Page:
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Shirley S Dettloff

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CALIFORNIA | LOCAL
February 21, 1997 | STEVE CARNEY
The city is in the market for a Police Department auditor now that the City Council has decided not to pursue a proposal to create a citizens review board. The board would have monitored the department and heard complaints about officers. Critics have said that police were too heavy-handed in quelling July 4th disturbances last year, creating an atmosphere that is scaring away tourists. But Police Chief Ronald E.
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CALIFORNIA | LOCAL
June 13, 1996 | DEBRA CANO
After a four-hour debate this week on how to deal with a $4-million operating budget deficit, the City Council declared that three programs will not be affected: drug education in schools, senior outreach services and Neighborhood Watch. "It's a strong message to the public that the council has taken a stand," Mayor Dave Sullivan said Tuesday. In recent weeks, the council has been deluged with pleas from supporters of the three programs not to eliminate them.
CALIFORNIA | LOCAL
March 2, 1996 | DEBRA CANO
City leaders will trek to Washington next week to lobby federal officials for almost $1 million to study how the city's infrastructure would fare in an earthquake. Federal legislation adopted in 1990 as part of a water bill gave authorization to pay for studies on Southern California cities' needs for earthquake retrofitting to water-related infrastructure, such as sewer, storm drain and water systems. The city will seek $900,000 to evaluate the infrastructure and plan improvements.
CALIFORNIA | LOCAL
February 25, 1995 | DEBRA CANO
City Treasurer Donald L. Watson will make a presentation to council members at a workshop Monday about the city's investment policies. "We just want our treasurer to go over our investment policies . . . so we have a clear idea on how our money is invested and to ensure that we have safe investments," said Councilwoman Shirley S. Dettloff, who suggested the workshop in response to the Orange County bankruptcy.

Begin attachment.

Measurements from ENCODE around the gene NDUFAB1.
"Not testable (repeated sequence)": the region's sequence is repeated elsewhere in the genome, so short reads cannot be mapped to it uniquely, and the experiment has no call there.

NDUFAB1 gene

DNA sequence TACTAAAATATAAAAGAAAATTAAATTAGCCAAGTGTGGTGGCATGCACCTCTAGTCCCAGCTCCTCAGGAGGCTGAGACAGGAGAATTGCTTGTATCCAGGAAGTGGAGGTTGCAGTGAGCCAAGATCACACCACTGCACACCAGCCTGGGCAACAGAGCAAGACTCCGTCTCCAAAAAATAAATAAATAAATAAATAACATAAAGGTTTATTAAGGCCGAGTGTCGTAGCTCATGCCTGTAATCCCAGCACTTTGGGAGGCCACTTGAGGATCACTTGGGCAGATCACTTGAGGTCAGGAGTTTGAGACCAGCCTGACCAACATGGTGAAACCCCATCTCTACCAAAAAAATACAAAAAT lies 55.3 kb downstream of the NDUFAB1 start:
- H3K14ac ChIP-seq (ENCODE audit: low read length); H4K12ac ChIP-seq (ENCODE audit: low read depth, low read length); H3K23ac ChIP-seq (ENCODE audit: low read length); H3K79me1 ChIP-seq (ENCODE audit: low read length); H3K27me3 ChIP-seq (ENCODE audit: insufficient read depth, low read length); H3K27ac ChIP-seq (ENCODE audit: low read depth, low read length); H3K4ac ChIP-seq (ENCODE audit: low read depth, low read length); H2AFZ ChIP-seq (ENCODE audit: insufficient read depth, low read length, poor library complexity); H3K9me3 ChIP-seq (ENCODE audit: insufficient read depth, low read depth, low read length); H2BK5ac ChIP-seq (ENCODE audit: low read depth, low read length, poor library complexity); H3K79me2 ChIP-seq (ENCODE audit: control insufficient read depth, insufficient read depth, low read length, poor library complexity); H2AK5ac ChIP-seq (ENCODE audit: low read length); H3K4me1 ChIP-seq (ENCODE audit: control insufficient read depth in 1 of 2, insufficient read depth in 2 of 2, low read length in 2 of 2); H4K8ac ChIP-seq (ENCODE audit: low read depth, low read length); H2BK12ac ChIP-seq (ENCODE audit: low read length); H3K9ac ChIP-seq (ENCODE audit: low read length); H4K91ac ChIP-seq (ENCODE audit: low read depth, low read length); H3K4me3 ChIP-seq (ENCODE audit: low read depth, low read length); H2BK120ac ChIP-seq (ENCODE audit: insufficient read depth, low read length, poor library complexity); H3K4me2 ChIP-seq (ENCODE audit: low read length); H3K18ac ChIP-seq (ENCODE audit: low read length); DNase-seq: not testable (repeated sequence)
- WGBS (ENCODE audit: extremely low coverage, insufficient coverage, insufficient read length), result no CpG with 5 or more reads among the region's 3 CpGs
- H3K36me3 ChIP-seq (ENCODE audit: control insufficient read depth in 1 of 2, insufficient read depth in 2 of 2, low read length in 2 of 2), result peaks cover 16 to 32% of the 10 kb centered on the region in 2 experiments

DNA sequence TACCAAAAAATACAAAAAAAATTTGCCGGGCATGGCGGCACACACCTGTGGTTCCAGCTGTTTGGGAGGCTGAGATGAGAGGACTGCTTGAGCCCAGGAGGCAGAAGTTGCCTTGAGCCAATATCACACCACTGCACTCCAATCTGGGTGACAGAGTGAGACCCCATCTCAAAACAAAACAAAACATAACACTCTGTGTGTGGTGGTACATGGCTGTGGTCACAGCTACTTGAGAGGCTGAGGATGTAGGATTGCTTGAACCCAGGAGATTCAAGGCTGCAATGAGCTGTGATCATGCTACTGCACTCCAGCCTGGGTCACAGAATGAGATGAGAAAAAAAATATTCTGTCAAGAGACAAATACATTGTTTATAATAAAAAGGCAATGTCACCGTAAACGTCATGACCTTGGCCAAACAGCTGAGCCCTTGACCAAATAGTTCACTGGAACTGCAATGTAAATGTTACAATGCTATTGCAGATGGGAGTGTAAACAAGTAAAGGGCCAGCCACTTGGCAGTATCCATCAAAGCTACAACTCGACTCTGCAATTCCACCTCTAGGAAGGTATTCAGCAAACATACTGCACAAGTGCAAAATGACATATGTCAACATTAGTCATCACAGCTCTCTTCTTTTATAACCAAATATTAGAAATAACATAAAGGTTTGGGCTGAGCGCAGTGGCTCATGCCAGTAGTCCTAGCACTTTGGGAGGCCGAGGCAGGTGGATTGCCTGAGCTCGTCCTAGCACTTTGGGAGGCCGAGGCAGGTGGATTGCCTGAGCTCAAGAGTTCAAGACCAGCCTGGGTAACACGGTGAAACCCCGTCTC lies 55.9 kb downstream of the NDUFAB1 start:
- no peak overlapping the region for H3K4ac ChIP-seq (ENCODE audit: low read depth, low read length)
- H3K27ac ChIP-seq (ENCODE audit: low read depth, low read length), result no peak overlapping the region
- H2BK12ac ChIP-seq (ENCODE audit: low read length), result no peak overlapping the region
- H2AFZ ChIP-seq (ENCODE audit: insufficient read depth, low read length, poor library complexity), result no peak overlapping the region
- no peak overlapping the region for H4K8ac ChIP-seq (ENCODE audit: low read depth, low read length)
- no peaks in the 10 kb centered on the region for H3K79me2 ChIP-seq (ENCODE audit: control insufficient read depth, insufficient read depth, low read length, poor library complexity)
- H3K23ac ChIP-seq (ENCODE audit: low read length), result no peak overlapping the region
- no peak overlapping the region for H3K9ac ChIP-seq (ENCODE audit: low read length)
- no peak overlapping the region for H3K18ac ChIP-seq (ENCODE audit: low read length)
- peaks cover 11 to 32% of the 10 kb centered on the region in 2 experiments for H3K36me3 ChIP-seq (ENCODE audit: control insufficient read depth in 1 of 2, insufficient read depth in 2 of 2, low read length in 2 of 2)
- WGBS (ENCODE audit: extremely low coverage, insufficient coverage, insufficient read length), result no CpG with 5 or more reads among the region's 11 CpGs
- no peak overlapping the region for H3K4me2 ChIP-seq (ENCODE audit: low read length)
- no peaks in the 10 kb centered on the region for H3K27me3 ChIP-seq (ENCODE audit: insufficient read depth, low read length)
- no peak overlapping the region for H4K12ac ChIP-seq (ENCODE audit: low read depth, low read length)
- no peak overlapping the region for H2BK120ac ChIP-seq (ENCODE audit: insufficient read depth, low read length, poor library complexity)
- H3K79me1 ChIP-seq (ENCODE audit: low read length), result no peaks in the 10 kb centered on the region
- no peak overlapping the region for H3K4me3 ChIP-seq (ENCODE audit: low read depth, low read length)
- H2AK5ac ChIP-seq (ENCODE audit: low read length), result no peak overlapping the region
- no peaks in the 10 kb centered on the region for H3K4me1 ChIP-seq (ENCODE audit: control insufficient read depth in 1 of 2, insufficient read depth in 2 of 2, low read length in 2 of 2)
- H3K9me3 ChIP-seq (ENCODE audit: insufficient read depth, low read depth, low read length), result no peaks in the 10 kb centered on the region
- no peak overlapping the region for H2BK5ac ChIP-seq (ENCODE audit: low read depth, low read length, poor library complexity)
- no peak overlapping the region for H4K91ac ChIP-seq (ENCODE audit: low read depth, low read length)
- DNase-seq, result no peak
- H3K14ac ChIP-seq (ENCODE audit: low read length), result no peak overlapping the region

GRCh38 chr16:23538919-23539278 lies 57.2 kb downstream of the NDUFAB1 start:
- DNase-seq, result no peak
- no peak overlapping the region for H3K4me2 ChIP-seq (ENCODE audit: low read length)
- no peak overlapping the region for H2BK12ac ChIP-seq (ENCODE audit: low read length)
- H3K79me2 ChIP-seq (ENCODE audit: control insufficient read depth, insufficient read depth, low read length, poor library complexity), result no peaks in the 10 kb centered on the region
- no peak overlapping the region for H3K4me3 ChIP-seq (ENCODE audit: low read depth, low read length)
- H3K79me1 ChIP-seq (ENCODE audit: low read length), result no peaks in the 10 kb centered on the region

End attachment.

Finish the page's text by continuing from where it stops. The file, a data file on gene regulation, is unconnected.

CALIFORNIA | LOCAL
December 18, 1997 | JULIO V. CANO
About half of all city employees will receive a 2% pay raise for each of the next two years under an agreement approved by the City Council. The city will pay the 520 members of the Municipal Employees Assn., including librarians and janitors, a total of $433,000 for the increased salary and benefits, or about an $830 raise per employee annually, starting Dec. 27. Municipal employees had been working without a pay raise since 1994.
CALIFORNIA | LOCAL
November 4, 1998 | LESLEY WRIGHT
City officials managed to gain $1 million from the federal budget for a fiber optic cable to help control traffic. A separate federal grant includes $200,000 to buy new vehicles for the city's senior citizens transportation program. Both grants were included in the Federal Department of Transportation Omnibus Spending Bill passed last month, according to the Ferguson Group, the city's lobbyists.
CALIFORNIA | LOCAL
November 15, 1994 | DEBRA CANO
The city's four newly elected council members say they will strive to improve business, raise revenue to pay for services and reach accord on future growth. "We need more business, more employees and certainly more sales tax revenues," said Dave Garofalo, 49, who has been involved in the community for more than 20 years.
CALIFORNIA | LOCAL
December 3, 1997 | JULIO V. CANO
The City Council has renamed Crystal Street, now Gothard Street, as part of a recent street realignment project that did away with a troublesome five-way intersection. Gothard Street has been aligned with Crystal Street, eliminating the five-way intersection of Gothard and Main Streets and Garfield Avenue that had produced inefficient traffic flow and slowed emergency responses to the area.
CALIFORNIA | LOCAL
July 26, 1996 | DEBRA CANO
A long-range financial outlook presented to the City Council this week projected a $200-million budget deficit over the next 20 years. In addition, preliminary estimates indicate that costs to maintain, repair and replace the city's infrastructure will total $700 million. "What we're really saying is we have an estimated $900-million problem, and that isn't something you solve by finding $500,000 here and $1 million there.
CALIFORNIA | LOCAL
January 24, 1998 | JULIO V. CANO
City officials said this week they may have more power than earlier thought in controlling water service to a controversial proposal for 1,235 homes on the Bolsa Chica mesa. Koll Real Estate Group has formed its own water company and arranged supply service for the development from a private source in Cypress. But the company recently asked Huntington Beach for permission to install a pipeline at Bolsa Chica Street.
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